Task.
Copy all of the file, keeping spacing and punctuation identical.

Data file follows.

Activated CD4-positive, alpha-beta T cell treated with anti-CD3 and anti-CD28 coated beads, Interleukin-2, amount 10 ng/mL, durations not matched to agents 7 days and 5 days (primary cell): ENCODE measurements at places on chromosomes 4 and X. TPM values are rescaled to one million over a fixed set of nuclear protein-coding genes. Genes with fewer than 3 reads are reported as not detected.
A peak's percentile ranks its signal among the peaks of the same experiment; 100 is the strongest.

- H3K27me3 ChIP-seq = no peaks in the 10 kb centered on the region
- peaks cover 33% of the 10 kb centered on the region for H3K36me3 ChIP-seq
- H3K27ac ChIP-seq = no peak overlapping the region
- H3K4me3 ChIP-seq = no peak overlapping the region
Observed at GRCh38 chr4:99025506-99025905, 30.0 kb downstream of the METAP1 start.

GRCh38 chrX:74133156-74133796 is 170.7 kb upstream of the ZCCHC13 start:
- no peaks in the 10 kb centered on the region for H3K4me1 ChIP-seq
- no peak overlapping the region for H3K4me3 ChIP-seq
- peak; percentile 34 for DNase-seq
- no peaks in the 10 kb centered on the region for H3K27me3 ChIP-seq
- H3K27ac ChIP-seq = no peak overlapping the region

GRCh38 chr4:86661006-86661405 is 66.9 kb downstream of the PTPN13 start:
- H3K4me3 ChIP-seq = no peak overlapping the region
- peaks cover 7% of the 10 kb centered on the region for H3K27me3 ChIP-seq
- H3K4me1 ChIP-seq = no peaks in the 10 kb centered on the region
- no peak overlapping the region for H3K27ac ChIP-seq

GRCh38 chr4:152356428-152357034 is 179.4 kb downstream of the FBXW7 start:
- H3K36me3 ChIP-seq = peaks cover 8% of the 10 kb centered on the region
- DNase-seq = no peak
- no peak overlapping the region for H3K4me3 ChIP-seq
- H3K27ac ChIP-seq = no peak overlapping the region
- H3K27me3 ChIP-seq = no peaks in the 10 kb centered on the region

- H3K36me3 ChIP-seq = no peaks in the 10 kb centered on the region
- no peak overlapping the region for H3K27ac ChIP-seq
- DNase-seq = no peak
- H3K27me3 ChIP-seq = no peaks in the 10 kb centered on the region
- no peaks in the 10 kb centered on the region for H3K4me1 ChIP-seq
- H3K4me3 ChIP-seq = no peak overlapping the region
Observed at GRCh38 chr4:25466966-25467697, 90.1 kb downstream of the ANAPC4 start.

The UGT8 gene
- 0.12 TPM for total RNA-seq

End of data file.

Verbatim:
Activated CD4-positive, alpha-beta T cell treated with anti-CD3 and anti-CD28 coated beads, Interleukin-2, amount 10 ng/mL, durations not matched to agents 7 days and 5 days (primary cell): ENCODE measurements at places on chromosomes 4 and X. TPM values are rescaled to one million over a fixed set of nuclear protein-coding genes. Genes with fewer than 3 reads are reported as not detected.
A peak's percentile ranks its signal among the peaks of the same experiment; 100 is the strongest.

- H3K27me3 ChIP-seq = no peaks in the 10 kb centered on the region
- peaks cover 33% of the 10 kb centered on the region for H3K36me3 ChIP-seq
- H3K27ac ChIP-seq = no peak overlapping the region
- H3K4me3 ChIP-seq = no peak overlapping the region
Observed at GRCh38 chr4:99025506-99025905, 30.0 kb downstream of the METAP1 start.

GRCh38 chrX:74133156-74133796 is 170.7 kb upstream of the ZCCHC13 start:
- no peaks in the 10 kb centered on the region for H3K4me1 ChIP-seq
- no peak overlapping the region for H3K4me3 ChIP-seq
- peak; percentile 34 for DNase-seq
- no peaks in the 10 kb centered on the region for H3K27me3 ChIP-seq
- H3K27ac ChIP-seq = no peak overlapping the region

GRCh38 chr4:86661006-86661405 is 66.9 kb downstream of the PTPN13 start:
- H3K4me3 ChIP-seq = no peak overlapping the region
- peaks cover 7% of the 10 kb centered on the region for H3K27me3 ChIP-seq
- H3K4me1 ChIP-seq = no peaks in the 10 kb centered on the region
- no peak overlapping the region for H3K27ac ChIP-seq

GRCh38 chr4:152356428-152357034 is 179.4 kb downstream of the FBXW7 start:
- H3K36me3 ChIP-seq = peaks cover 8% of the 10 kb centered on the region
- DNase-seq = no peak
- no peak overlapping the region for H3K4me3 ChIP-seq
- H3K27ac ChIP-seq = no peak overlapping the region
- H3K27me3 ChIP-seq = no peaks in the 10 kb centered on the region

- H3K36me3 ChIP-seq = no peaks in the 10 kb centered on the region
- no peak overlapping the region for H3K27ac ChIP-seq
- DNase-seq = no peak
- H3K27me3 ChIP-seq = no peaks in the 10 kb centered on the region
- no peaks in the 10 kb centered on the region for H3K4me1 ChIP-seq
- H3K4me3 ChIP-seq = no peak overlapping the region
Observed at GRCh38 chr4:25466966-25467697, 90.1 kb downstream of the ANAPC4 start.

The UGT8 gene
- 0.12 TPM for total RNA-seq